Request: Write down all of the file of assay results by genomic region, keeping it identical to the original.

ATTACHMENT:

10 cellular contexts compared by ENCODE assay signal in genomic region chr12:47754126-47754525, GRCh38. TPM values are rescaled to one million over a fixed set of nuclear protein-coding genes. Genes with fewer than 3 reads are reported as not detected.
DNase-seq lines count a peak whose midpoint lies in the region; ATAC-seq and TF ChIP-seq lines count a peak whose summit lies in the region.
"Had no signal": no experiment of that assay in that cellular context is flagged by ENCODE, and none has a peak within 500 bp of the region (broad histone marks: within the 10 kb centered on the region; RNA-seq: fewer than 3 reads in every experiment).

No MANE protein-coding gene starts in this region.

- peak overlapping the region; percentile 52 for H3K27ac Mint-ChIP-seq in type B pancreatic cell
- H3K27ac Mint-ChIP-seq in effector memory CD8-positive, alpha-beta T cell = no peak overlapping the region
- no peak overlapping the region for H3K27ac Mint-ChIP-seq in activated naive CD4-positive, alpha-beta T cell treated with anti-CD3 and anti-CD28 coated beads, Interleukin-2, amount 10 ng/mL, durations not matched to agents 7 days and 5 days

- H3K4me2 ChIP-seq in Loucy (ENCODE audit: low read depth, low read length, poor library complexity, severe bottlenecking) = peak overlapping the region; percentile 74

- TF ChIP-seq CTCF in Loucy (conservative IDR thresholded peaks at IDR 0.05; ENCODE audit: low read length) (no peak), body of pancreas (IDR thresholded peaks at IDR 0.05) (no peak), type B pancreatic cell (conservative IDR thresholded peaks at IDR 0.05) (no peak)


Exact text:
10 cellular contexts compared by ENCODE assay signal in genomic region chr12:47754126-47754525, GRCh38. TPM values are rescaled to one million over a fixed set of nuclear protein-coding genes. Genes with fewer than 3 reads are reported as not detected.
DNase-seq lines count a peak whose midpoint lies in the region; ATAC-seq and TF ChIP-seq lines count a peak whose summit lies in the region.
"Had no signal": no experiment of that assay in that cellular context is flagged by ENCODE, and none has a peak within 500 bp of the region (broad histone marks: within the 10 kb centered on the region; RNA-seq: fewer than 3 reads in every experiment).

No MANE protein-coding gene starts in this region.

- peak overlapping the region; percentile 52 for H3K27ac Mint-ChIP-seq in type B pancreatic cell
- H3K27ac Mint-ChIP-seq in effector memory CD8-positive, alpha-beta T cell = no peak overlapping the region
- no peak overlapping the region for H3K27ac Mint-ChIP-seq in activated naive CD4-positive, alpha-beta T cell treated with anti-CD3 and anti-CD28 coated beads, Interleukin-2, amount 10 ng/mL, durations not matched to agents 7 days and 5 days

- H3K4me2 ChIP-seq in Loucy (ENCODE audit: low read depth, low read length, poor library complexity, severe bottlenecking) = peak overlapping the region; percentile 74

- TF ChIP-seq CTCF in Loucy (conservative IDR thresholded peaks at IDR 0.05; ENCODE audit: low read length) (no peak), body of pancreas (IDR thresholded peaks at IDR 0.05) (no peak), type B pancreatic cell (conservative IDR thresholded peaks at IDR 0.05) (no peak)